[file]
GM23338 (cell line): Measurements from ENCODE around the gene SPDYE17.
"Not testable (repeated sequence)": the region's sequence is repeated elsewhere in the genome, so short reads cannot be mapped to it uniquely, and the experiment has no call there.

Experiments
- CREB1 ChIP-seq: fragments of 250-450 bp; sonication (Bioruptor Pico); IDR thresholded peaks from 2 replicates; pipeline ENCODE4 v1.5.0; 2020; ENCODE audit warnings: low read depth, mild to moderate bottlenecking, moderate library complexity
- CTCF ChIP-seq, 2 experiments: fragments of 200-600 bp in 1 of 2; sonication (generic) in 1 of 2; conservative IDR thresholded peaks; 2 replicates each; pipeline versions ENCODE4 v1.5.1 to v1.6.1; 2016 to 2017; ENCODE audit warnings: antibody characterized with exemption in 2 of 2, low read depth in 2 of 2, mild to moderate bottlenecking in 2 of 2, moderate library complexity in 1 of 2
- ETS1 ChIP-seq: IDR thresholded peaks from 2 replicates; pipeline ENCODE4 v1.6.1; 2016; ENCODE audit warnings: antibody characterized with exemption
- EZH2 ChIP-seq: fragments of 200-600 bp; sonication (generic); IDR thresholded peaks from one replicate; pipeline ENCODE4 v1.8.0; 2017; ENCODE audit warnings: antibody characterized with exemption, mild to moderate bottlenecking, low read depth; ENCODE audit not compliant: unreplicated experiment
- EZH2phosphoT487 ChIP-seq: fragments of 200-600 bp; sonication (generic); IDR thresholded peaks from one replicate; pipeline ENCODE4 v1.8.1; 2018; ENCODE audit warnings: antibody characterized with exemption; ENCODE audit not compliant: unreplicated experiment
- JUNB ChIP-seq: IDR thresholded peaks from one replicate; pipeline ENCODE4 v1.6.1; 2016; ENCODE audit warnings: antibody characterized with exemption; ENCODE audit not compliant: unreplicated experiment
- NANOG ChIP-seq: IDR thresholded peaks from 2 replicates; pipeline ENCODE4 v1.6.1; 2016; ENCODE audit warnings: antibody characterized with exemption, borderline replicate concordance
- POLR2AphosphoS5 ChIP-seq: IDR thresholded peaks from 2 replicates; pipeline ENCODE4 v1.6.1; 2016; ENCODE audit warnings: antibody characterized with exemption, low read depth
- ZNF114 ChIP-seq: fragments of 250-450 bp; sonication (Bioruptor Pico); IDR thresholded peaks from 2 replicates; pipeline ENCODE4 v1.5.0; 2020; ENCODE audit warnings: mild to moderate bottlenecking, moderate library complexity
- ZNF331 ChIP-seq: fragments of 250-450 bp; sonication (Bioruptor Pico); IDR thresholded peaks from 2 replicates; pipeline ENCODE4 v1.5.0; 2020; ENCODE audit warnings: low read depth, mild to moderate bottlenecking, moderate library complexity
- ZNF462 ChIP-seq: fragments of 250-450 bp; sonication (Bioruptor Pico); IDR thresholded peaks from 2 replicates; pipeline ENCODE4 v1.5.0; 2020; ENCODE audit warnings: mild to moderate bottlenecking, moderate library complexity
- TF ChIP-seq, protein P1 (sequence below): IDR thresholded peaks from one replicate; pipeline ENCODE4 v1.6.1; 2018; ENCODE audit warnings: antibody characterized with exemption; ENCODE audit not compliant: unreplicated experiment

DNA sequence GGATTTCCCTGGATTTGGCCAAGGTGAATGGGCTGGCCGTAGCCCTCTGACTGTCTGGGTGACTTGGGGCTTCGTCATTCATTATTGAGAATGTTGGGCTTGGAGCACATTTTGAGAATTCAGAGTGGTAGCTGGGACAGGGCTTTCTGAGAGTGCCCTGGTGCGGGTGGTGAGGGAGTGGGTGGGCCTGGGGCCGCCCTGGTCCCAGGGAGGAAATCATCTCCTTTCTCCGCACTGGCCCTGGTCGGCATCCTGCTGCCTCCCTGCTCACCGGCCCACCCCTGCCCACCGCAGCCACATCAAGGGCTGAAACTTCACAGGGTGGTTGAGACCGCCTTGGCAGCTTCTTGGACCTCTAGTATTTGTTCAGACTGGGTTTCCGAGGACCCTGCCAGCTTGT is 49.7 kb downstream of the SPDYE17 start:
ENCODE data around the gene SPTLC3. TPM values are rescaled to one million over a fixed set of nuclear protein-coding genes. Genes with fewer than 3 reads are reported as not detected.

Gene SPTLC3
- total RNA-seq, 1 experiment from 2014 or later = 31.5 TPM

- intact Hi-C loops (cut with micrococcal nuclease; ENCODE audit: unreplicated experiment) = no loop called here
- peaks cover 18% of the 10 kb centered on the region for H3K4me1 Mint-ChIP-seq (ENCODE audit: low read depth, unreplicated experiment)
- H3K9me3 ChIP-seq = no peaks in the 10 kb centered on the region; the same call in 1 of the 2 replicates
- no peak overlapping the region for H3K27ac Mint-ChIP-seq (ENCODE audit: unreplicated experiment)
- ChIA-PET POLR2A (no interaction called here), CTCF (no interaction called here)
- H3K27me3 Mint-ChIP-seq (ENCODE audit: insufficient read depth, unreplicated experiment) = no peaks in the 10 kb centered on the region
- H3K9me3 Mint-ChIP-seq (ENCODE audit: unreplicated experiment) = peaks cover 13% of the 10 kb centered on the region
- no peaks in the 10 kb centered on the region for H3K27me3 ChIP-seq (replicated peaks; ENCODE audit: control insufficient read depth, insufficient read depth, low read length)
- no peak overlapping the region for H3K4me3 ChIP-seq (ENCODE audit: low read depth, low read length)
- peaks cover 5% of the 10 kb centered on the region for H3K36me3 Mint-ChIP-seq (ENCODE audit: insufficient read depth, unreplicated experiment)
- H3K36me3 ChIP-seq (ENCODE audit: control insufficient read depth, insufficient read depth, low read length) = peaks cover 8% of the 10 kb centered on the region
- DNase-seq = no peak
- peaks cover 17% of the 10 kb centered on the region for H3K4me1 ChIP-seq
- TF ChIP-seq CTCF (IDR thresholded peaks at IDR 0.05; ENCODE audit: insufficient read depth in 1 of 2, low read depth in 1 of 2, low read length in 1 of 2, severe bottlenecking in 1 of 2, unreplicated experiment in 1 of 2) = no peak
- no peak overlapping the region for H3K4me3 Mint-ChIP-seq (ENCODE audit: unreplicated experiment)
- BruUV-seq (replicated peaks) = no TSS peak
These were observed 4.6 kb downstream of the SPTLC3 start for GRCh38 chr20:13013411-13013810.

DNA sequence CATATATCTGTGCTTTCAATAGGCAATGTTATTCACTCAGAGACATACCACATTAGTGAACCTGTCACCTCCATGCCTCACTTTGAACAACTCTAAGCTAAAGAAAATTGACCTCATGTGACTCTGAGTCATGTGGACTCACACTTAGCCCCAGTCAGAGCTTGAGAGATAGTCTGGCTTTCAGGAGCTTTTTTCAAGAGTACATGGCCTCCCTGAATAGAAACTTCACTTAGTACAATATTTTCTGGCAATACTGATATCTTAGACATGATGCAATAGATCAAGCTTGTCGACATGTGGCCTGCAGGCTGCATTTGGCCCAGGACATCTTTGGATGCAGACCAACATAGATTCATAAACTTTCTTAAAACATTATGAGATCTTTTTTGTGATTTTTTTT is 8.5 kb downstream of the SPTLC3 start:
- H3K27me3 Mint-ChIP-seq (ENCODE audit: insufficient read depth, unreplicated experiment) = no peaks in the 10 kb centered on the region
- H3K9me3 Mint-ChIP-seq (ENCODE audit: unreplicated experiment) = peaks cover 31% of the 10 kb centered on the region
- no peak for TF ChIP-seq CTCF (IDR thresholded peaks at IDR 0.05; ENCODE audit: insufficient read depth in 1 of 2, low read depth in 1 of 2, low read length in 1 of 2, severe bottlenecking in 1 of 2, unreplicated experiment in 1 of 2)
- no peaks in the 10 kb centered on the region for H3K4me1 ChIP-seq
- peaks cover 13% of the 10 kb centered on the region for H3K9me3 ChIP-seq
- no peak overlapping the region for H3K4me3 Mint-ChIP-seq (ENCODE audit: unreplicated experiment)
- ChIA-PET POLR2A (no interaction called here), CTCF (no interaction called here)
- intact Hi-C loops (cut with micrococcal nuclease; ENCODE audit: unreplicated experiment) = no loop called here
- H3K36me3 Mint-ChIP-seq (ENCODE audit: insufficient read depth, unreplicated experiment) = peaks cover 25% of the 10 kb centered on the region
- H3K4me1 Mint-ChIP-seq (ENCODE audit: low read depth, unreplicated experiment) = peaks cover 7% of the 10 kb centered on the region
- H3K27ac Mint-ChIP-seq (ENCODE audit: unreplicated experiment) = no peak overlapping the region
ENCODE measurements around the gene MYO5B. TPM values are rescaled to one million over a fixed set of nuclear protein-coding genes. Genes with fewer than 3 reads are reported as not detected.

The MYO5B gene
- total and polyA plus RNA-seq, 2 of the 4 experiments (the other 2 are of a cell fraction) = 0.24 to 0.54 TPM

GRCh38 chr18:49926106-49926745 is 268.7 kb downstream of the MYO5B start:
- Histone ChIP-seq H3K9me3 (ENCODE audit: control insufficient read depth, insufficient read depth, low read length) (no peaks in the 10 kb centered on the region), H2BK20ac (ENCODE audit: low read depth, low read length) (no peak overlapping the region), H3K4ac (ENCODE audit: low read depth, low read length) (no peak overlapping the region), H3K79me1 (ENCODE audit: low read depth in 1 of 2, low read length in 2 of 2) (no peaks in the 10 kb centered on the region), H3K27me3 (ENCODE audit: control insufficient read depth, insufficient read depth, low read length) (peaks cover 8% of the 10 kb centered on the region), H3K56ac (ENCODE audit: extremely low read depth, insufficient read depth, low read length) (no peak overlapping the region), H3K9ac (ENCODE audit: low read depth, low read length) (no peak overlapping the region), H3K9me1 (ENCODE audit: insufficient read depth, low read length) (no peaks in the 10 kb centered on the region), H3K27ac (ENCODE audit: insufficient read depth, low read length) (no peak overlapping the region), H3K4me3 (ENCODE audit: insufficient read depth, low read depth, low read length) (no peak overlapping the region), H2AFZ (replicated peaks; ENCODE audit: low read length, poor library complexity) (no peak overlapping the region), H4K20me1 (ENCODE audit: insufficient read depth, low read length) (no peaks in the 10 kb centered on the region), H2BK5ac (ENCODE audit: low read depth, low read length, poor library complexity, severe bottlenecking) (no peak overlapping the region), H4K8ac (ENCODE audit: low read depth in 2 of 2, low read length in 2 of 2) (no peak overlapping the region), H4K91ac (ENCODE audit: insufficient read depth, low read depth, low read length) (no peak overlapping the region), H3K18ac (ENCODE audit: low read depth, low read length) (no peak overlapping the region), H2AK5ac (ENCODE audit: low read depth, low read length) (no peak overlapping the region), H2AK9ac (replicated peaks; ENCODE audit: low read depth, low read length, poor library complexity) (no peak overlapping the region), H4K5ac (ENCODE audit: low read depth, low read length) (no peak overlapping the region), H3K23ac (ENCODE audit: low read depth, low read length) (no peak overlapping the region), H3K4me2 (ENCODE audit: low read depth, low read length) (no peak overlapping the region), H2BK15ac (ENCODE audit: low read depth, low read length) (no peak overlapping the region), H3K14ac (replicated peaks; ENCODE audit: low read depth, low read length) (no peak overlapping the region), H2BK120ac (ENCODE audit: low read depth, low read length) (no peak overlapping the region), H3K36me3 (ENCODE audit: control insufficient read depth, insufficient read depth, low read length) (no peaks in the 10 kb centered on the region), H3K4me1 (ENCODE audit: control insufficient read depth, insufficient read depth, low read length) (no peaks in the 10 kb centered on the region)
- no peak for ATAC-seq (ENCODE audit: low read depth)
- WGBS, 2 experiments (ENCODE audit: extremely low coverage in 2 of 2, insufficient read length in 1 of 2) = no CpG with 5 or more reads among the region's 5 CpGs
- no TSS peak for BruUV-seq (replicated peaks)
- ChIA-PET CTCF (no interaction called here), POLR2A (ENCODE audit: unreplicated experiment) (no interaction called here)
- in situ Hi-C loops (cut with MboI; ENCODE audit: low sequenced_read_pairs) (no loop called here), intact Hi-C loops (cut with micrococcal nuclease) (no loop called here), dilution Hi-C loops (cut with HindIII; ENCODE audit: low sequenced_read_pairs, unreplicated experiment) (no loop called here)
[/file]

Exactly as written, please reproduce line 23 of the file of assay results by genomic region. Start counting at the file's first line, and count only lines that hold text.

- no peak overlapping the region for H3K27ac Mint-ChIP-seq (ENCODE audit: unreplicated experiment)